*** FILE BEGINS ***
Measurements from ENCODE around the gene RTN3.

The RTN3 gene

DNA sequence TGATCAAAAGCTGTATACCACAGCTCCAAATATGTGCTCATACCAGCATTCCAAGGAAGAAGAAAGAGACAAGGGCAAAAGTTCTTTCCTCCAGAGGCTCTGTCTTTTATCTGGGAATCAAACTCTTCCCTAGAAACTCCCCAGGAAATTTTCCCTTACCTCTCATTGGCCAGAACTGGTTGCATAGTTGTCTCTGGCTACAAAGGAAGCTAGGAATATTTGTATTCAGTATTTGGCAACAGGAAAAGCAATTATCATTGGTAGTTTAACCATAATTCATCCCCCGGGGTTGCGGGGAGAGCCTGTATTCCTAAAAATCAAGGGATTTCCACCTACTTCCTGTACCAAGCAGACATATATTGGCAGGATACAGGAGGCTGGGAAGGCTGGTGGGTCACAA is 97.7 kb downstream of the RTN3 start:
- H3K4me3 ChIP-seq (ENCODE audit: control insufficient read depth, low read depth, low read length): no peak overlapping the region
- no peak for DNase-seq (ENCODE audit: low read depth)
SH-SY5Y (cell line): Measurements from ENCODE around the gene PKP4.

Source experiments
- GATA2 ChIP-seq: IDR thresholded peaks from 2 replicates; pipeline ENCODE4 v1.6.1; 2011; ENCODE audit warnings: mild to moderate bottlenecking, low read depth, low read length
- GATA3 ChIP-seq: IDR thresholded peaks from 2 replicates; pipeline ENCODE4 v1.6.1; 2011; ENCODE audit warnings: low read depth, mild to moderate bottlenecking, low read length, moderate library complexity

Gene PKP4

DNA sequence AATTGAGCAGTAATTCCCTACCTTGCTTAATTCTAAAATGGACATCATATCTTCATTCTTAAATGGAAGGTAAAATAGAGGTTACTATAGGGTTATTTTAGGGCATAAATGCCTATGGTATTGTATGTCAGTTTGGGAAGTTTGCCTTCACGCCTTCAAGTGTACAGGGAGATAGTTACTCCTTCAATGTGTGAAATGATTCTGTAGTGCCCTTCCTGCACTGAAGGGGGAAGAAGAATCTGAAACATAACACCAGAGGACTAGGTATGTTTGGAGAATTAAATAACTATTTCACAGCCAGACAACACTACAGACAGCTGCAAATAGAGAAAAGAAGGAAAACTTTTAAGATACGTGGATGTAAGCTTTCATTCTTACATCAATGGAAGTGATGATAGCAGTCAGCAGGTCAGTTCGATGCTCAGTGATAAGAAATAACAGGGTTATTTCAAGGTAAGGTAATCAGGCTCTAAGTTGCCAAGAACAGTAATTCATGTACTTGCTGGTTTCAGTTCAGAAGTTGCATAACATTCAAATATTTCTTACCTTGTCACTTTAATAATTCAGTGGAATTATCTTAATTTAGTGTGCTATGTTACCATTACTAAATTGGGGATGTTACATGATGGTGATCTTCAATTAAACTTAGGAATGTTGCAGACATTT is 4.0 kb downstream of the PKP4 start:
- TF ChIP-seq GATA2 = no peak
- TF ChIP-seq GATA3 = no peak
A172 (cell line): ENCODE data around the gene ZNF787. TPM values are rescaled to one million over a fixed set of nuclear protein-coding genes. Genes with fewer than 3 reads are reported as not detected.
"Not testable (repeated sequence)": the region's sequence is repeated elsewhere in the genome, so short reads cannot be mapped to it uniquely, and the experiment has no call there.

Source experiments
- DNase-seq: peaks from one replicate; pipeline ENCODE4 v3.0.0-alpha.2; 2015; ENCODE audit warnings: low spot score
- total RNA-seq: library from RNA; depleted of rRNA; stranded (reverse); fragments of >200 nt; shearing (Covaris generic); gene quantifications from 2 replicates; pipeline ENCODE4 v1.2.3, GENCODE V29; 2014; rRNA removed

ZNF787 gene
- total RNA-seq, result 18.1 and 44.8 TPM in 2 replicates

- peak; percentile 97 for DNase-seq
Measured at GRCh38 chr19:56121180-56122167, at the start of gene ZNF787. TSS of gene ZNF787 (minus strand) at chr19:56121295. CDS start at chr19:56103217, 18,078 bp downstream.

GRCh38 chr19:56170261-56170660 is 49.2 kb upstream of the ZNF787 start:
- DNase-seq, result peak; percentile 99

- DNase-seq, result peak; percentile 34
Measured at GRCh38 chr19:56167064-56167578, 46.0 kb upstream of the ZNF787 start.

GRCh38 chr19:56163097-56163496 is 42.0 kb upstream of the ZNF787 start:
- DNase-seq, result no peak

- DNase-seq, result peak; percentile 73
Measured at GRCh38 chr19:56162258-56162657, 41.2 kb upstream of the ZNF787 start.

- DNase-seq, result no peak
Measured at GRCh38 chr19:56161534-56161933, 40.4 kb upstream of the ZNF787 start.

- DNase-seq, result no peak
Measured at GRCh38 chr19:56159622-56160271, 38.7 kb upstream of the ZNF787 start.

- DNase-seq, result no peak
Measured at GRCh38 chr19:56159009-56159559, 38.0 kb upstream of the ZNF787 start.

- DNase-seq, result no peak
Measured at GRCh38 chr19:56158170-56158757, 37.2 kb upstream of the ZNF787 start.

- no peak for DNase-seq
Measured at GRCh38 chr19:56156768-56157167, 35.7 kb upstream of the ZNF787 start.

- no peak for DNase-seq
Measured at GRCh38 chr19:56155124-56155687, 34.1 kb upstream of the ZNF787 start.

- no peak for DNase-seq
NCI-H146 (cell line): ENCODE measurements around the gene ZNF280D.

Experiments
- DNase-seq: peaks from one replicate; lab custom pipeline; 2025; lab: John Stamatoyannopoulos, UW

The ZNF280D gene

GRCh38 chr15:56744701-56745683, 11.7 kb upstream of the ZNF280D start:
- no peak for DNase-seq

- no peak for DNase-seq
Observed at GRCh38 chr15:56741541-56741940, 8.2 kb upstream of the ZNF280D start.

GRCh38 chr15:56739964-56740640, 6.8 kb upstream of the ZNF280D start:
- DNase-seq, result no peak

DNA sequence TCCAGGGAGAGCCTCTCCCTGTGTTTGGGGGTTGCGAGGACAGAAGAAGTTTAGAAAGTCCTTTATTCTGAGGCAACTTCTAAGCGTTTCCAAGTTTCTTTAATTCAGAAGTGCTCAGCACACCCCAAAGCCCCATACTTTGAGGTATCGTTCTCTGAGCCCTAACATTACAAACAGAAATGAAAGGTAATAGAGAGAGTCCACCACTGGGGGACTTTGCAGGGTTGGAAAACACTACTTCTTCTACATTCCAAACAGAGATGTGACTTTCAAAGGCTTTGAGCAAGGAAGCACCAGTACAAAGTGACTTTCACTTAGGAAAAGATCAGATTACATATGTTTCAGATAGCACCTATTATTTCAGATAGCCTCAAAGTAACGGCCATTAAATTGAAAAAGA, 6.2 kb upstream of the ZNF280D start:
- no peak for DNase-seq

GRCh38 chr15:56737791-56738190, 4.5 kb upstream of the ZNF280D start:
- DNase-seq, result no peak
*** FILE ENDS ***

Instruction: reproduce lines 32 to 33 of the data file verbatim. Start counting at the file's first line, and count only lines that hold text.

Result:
Measured at GRCh38 chr19:56161534-56161933, 40.4 kb upstream of the ZNF787 start.

- DNase-seq, result no peak